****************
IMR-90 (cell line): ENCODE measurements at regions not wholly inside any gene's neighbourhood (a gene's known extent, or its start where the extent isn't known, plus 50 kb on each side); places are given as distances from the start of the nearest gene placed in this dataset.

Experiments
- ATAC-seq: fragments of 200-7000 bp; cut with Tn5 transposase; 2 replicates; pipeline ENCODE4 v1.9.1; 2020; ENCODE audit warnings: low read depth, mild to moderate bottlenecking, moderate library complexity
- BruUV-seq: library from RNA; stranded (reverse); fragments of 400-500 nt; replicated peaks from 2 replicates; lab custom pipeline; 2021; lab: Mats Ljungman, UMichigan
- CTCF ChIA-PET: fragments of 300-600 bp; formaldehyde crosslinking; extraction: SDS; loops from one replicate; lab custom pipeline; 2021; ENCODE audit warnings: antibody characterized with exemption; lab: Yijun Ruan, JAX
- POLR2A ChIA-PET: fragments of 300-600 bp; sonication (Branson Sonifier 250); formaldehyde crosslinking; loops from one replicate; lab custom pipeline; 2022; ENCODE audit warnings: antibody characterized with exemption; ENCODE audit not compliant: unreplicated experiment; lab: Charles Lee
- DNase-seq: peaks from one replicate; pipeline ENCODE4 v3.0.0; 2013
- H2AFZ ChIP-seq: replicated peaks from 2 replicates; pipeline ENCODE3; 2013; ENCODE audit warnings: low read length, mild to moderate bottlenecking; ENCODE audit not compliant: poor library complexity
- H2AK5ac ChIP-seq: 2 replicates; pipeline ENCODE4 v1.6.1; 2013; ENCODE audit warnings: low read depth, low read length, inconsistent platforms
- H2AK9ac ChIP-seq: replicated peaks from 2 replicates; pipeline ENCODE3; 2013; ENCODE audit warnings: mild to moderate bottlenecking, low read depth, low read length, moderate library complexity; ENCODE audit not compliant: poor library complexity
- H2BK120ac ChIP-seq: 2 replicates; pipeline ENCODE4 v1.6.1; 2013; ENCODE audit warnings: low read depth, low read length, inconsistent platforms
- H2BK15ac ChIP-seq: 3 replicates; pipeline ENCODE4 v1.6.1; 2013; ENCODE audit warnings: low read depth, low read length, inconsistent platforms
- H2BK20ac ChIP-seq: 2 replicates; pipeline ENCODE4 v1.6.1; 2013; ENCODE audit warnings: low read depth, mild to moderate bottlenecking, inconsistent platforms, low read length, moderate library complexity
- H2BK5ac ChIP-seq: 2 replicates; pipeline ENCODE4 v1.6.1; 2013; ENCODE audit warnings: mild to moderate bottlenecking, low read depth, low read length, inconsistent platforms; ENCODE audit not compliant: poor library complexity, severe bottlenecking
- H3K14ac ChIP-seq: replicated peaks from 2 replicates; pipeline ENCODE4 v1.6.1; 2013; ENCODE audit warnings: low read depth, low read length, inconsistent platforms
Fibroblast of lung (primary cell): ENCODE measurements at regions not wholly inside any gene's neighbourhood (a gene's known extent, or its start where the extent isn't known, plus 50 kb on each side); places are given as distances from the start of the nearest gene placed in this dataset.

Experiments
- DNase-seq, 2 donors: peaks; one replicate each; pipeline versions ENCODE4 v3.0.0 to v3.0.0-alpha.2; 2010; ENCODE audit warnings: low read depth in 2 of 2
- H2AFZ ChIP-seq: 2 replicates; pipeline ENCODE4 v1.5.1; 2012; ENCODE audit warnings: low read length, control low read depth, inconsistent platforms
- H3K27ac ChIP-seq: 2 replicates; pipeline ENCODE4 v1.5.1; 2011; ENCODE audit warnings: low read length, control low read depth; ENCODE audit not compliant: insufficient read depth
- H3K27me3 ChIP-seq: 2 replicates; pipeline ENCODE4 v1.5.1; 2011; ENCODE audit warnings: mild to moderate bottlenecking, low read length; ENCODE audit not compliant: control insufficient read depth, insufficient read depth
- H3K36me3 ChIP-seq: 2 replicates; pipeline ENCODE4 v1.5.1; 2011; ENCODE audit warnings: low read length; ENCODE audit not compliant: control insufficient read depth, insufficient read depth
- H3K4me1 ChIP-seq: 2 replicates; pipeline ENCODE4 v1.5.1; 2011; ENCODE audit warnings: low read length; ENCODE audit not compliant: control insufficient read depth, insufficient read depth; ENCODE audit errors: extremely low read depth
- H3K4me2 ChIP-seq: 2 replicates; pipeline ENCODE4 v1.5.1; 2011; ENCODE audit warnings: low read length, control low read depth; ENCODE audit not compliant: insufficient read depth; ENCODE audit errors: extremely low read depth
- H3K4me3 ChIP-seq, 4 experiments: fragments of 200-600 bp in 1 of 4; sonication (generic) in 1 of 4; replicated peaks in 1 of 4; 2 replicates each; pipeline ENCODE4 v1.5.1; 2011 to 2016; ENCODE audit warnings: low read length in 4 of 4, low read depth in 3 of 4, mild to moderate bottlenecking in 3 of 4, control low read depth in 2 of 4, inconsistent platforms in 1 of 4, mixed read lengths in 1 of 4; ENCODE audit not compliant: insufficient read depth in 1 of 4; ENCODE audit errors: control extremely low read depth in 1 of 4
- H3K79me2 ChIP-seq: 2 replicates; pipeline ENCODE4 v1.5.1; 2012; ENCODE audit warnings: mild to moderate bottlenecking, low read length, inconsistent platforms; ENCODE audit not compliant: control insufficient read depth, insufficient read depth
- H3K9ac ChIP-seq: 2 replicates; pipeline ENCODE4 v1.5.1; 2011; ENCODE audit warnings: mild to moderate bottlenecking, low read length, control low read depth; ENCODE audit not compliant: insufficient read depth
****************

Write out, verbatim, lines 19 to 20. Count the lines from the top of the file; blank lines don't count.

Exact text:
- H2AFZ ChIP-seq: 2 replicates; pipeline ENCODE4 v1.5.1; 2012; ENCODE audit warnings: low read length, control low read depth, inconsistent platforms
- H3K27ac ChIP-seq: 2 replicates; pipeline ENCODE4 v1.5.1; 2011; ENCODE audit warnings: low read length, control low read depth; ENCODE audit not compliant: insufficient read depth